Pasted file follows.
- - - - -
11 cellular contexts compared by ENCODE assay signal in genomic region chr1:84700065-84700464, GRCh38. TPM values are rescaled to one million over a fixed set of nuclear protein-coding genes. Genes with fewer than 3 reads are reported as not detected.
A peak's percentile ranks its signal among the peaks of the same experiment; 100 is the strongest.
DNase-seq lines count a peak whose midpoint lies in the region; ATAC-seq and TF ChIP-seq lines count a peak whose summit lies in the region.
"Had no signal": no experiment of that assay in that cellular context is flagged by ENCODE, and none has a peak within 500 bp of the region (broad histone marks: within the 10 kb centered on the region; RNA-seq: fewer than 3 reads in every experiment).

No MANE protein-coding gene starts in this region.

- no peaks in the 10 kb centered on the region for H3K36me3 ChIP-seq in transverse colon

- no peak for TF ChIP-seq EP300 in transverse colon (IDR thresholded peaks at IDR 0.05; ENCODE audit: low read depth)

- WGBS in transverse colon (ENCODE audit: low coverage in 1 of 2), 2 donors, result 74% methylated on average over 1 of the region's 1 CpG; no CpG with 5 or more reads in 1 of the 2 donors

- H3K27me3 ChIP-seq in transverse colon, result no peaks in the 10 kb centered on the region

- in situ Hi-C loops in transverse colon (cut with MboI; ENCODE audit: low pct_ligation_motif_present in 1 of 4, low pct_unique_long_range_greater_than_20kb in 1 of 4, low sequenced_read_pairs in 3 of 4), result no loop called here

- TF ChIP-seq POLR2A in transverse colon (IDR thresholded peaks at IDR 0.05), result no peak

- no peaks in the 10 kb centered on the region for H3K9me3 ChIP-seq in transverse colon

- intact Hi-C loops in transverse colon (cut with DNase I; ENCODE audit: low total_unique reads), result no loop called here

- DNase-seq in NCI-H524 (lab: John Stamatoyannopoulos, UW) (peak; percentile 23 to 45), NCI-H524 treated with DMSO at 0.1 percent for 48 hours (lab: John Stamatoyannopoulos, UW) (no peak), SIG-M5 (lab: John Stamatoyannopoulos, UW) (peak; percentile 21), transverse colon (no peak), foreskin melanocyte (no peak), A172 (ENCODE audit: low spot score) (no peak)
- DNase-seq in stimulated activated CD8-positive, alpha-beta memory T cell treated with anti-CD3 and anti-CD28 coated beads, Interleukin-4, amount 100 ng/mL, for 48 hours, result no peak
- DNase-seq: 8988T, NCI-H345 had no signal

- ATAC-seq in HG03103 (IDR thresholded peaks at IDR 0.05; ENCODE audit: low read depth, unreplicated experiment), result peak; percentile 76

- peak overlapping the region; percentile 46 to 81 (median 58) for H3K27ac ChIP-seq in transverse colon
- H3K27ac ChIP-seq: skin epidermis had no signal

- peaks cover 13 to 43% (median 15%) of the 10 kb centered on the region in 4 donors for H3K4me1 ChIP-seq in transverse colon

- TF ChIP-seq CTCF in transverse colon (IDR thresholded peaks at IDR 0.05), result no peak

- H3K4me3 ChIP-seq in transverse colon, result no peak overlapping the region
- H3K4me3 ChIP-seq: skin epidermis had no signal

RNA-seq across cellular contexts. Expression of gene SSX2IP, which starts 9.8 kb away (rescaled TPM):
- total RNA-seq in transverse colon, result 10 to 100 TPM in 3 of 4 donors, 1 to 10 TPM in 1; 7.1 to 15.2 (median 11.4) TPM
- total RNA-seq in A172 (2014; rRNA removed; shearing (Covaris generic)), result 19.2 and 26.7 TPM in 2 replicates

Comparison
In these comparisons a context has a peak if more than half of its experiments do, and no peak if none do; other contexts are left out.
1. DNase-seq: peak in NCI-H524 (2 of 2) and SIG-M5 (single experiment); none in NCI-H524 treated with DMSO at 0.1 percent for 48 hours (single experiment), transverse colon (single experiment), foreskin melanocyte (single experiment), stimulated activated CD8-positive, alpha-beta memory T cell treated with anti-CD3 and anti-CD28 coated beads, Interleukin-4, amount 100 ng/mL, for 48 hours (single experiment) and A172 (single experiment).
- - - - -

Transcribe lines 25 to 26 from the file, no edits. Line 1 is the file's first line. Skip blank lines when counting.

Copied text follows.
- total RNA-seq in transverse colon, result 10 to 100 TPM in 3 of 4 donors, 1 to 10 TPM in 1; 7.1 to 15.2 (median 11.4) TPM
- total RNA-seq in A172 (2014; rRNA removed; shearing (Covaris generic)), result 19.2 and 26.7 TPM in 2 replicates